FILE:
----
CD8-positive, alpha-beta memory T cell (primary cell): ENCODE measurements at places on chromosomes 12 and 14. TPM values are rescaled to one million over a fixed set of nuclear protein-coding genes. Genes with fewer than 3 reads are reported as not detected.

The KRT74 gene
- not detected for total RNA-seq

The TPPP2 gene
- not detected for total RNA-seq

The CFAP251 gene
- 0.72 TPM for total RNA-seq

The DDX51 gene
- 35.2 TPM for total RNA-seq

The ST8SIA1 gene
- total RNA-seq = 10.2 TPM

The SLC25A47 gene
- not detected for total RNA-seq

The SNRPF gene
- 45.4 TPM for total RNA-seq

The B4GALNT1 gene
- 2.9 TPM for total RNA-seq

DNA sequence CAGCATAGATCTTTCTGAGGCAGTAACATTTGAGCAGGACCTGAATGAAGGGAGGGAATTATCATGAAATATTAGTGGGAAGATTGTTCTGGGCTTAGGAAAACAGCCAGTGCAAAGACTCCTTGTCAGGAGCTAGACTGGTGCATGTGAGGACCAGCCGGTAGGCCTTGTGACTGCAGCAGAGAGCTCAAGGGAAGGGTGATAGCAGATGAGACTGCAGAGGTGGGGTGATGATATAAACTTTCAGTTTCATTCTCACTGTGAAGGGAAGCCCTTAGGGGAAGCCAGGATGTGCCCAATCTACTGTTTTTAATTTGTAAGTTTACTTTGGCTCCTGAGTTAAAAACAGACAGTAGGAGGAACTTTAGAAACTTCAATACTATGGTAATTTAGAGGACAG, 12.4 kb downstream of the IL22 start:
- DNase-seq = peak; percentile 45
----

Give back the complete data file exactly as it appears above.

CD8-positive, alpha-beta memory T cell (primary cell): ENCODE measurements at places on chromosomes 12 and 14. TPM values are rescaled to one million over a fixed set of nuclear protein-coding genes. Genes with fewer than 3 reads are reported as not detected.

The KRT74 gene
- not detected for total RNA-seq

The TPPP2 gene
- not detected for total RNA-seq

The CFAP251 gene
- 0.72 TPM for total RNA-seq

The DDX51 gene
- 35.2 TPM for total RNA-seq

The ST8SIA1 gene
- total RNA-seq = 10.2 TPM

The SLC25A47 gene
- not detected for total RNA-seq

The SNRPF gene
- 45.4 TPM for total RNA-seq

The B4GALNT1 gene
- 2.9 TPM for total RNA-seq

DNA sequence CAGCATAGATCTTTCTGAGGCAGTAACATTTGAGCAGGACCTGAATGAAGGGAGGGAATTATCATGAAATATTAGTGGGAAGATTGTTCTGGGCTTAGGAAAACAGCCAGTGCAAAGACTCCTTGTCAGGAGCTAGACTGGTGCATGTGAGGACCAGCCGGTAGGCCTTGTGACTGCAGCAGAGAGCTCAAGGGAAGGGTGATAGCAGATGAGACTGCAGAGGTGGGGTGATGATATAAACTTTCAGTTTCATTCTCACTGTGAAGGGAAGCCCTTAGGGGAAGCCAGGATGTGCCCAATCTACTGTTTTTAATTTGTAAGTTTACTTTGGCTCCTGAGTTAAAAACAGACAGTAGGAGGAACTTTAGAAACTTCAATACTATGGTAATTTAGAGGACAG, 12.4 kb downstream of the IL22 start:
- DNase-seq = peak; percentile 45